If you’re looking to relax and unplug, a Maine Windjammer Cruise is the answer. My Itchy Travel Feet featured writer, Debi Lander of ByLanderSea, says it’s like “glamping on the sea.” Read about her experience on a 3-day schooner cruise that explores the beautiful Penobscot Bay, courtesy of the Lewis R. French.
My boyfriend, John, and I are not sailors. Neither are we into camping.
As boomers, we enjoy a touch of luxury and occasionally a fine bottle of wine. But, we also enjoy the challenge of an adventure, and I’m known for trying just about anything. So, we signed up for a Maine Windjammer cruise.
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What to do before a Maine Windjammer cruise
We would first spending two days in Acadia National Park, near Bar Harbor, Maine. Top priorities were the summit of Cadillac Mountain, the tallest peak on the east coast, and a hike around Jordan Pond. We also planned to indulge in lobster and wild Maine blueberry pie.
Our trip began with a two-night stay in Camden, Maine. For accommodations, we chose the Blackberry Inn, a lovely bed and breakfast within walking distance of the main street. The owners prepared exceptional two-course breakfasts. We enjoyed ours on the outdoor patio.
In Camden, we browsed the shops and lingered in art galleries, and dined on more fine food. Our dining experience at Natalie’s was exceptional in every way: white table cloth service, wine pairings, and a chef who formerly worked at the French Laundry. The splurge to dine at Natalie’s is well worth it.
Don’t miss Mt. Battie above Camden. Drive up for a 180-degree panoramic view of Penobscot Bay and harbors. Wow! The overlook is simply stunning and gives you a feel for the immense size of the bay.
In nearby Rockland, we strolled out to the Rockland Breakfront Lighthouse, resting almost a mile offshore. The massive granite pathway took 18 years and nearly 800,000 tons of granite to complete.
Rockland’s other highlight sits downtown, the Farnsworth Art Museum, home to hundreds of artworks by Andrew, N.C., and Jamie Wyeth, among others. The Wyeth family summered in the area, and numerous paintings reflect life along the New England coast.
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The Lewis R. French, Our Windjammer Schooner
The Maine Windjammer Association (website) maintains a fantastic fleet of nine schooners that offer 3, 4, or 6-day schooner vacations. These are former merchant ships propelled by sails that sail out of Camden or Rockland starting in late May to mid October.
We planned our Maine trip around a three-night cruise on the Lewis R. French (website), a 65-foot wooden sailboat launched in 1871. The French, the oldest known two-masted schooner in the United States, remains one of the few in active service. Today, she operates much as she would have 150 years ago, with everything done by hand.
The historic schooner carries 20 passengers in four single cabins, six double bed cabins, and two bunk bed cabins. Each room includes a sink, a window, reading lights, and a USB charger, but no toilet.
The two heads (bathrooms) are on the main deck. While a generator keeps food cold, the French has no engine.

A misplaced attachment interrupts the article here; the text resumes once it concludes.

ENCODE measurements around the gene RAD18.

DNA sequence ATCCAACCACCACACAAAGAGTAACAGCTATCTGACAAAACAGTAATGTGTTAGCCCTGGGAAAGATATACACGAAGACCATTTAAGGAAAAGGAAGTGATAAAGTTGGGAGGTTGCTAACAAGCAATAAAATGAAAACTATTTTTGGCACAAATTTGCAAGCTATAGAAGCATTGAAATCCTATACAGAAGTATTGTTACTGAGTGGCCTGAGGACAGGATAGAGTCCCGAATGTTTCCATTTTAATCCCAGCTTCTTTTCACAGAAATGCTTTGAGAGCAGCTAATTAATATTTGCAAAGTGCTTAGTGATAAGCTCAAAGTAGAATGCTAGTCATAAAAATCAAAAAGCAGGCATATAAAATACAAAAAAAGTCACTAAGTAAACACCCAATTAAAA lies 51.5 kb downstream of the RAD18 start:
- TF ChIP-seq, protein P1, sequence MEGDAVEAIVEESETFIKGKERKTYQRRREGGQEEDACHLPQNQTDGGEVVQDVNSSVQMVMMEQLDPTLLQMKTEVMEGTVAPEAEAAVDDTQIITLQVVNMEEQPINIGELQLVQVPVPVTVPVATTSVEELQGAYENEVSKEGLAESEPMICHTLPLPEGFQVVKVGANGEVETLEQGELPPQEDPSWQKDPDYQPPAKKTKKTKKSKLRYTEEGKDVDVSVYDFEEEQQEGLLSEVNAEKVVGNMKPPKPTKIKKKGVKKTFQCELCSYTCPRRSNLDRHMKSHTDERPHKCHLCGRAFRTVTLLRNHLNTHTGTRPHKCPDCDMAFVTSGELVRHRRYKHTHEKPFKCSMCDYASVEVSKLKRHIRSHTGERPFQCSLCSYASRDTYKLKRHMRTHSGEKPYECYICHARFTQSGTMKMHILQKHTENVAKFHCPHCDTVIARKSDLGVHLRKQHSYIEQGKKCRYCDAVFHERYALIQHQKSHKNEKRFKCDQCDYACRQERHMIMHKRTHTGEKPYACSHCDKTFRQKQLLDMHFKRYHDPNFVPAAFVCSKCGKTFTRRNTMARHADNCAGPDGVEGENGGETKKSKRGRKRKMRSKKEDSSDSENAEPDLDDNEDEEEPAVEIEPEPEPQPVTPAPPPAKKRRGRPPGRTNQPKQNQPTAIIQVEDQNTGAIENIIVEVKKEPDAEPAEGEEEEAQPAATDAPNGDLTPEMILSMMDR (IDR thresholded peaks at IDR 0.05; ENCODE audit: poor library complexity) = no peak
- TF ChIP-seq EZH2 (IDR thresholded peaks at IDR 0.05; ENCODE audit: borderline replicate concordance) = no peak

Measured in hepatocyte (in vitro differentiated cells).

Boarding the Boat
We boarded in the early evening, then listened as Captain Becky Wright explained the logistics. Afterward, we took our duffel bags below deck to stash in our cabin.
Yikes! It was tiny and cramped, but I kept reminding myself that we were aboard a national historic landmark.
Captain Becky said, “Your cabin will feel bigger each day.” She was right— rather remarkable how we adapted and how the cabin ended up offering much of what made this trip so memorable.
We slept listening to the waves lapping against the wooden hull.
Day 1 of a Maine Windjammer Cruise
By 6:30 am, we were both up on the main deck enjoying a mug of coffee. I grabbed a freshly baked Danish, while we chatted with the other early risers on the schooner. Most of the participants, like ourselves, are not sailors.
At 8 am, the chef served a full breakfast: blueberry pancakes, eggs, fresh fruit, and various homemade breads and jams. Yum. When finished, everyone washes their dishes in the tubs provided, one of the few jobs required of each guest.
We then set out into Penobscot Bay with the aide of a yawl (small boat) motoring us out of the crowded harbor. Once in the clear, the passengers help to hoist the sails, though that’s not a requirement.
As the workers grunted,” Heave-ho,” Captain Becky sang a lively sea shanty. Strong arms worked to unfurl and raise the mainsail. The smaller sails take less umph.
Slowly, the French began to move, cutting silently through the water as easy as a knife cuts through soft butter. From then on, Mother Nature dictated the journey as there is no set itinerary. It felt somewhat strange to know that we were going nowhere in particular.
The greatest benefit of a windjammer cruise is that it allows participants to sit back and relax, read, sunbathe, or nap.
I loved looking up at the tall masts and billowing sails. Watching them made it easy to imagine stepping back in time and pondering the hardships of a long Atlantic crossing. Unlike schooner passengers of the past, I had it easy and savored the moment.
Anyone addicted to their smartphone should note: You can charge a smartphone in your cabin, but getting Wi-Fi reception becomes difficult on the bay. Instead, cruisers unplug from cell phones to join the sport of daydreaming, perhaps something we should do more often.